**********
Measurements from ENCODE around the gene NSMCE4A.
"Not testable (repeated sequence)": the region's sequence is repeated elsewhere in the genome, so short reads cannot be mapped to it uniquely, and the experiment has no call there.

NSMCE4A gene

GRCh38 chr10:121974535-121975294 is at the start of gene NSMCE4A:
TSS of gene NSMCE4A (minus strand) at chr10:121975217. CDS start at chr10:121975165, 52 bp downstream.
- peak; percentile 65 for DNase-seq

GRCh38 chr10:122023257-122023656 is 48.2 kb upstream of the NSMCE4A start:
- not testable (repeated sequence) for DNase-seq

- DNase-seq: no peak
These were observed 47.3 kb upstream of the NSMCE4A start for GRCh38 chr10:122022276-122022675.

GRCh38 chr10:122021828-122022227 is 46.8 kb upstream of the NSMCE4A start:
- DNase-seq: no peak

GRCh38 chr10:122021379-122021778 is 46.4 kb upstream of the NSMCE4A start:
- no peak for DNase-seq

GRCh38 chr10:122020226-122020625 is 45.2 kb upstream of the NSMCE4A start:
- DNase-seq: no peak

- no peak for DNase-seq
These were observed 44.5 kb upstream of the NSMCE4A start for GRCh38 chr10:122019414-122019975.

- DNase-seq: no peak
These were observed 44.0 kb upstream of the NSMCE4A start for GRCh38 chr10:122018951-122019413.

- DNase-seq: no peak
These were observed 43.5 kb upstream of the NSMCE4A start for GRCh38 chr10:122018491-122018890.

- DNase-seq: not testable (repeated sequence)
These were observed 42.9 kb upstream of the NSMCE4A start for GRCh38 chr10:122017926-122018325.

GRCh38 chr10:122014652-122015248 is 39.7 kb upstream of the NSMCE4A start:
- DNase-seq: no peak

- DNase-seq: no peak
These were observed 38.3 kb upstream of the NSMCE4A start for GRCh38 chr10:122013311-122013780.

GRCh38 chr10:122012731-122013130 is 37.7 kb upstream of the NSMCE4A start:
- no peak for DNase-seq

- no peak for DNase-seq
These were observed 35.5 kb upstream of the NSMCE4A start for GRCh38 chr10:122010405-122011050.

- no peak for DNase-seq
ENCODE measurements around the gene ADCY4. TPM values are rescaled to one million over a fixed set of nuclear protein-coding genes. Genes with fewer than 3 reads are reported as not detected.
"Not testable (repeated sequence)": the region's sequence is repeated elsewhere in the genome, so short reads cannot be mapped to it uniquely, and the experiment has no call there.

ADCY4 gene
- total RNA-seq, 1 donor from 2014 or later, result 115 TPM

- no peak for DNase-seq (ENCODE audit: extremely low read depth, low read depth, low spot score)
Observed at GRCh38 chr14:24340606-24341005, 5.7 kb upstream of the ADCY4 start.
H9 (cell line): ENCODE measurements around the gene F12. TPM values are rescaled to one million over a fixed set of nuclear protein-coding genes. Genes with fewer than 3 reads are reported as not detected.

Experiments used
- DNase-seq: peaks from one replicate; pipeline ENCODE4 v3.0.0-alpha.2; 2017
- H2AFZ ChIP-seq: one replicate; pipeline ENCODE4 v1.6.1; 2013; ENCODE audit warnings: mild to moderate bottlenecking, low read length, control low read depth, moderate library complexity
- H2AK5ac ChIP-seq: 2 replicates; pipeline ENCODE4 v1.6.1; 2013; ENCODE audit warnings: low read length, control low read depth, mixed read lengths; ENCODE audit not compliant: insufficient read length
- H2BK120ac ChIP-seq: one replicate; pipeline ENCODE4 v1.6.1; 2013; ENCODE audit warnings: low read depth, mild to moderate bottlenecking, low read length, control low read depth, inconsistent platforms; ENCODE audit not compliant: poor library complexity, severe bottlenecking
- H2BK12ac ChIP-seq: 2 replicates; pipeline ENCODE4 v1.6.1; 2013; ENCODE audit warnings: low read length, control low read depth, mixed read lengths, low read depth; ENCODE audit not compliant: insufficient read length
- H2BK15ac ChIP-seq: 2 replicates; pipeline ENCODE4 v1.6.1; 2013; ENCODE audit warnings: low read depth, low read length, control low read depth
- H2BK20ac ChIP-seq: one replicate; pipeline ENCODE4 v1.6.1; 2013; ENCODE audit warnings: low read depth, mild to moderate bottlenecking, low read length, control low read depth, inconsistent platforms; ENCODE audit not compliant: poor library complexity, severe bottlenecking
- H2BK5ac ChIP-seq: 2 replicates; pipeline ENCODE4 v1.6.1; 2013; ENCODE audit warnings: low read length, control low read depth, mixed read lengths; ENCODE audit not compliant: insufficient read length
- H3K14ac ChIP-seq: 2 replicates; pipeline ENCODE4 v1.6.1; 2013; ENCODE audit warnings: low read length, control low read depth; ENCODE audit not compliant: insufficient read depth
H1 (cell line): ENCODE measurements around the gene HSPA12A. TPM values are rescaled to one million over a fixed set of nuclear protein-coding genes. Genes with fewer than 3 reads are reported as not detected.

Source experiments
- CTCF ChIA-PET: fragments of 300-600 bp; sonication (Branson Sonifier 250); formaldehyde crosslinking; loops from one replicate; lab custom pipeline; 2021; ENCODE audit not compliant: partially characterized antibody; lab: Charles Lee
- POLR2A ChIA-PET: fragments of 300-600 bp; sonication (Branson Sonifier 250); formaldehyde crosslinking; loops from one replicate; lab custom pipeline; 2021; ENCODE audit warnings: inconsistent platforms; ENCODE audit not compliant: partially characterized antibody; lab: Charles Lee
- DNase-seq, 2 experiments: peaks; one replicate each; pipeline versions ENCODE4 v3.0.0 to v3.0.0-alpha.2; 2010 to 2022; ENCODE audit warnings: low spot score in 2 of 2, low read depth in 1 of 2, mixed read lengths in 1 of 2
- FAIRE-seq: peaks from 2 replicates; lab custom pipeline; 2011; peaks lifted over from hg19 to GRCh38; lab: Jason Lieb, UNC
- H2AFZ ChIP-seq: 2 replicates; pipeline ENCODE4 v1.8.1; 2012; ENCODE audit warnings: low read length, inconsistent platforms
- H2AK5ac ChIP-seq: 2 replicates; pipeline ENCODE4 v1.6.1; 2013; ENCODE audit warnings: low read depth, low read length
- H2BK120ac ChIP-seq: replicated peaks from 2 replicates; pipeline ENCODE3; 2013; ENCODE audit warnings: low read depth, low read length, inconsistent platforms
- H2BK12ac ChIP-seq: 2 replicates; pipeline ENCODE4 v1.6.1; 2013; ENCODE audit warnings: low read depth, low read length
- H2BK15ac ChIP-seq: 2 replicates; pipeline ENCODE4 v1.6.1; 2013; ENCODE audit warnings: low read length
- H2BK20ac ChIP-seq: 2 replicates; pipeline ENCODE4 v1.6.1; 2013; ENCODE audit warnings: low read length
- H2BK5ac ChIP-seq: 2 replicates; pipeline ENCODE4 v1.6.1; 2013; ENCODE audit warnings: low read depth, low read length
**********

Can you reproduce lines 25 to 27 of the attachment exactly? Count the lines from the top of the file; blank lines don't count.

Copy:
GRCh38 chr10:122014652-122015248 is 39.7 kb upstream of the NSMCE4A start:
- DNase-seq: no peak

- DNase-seq: no peak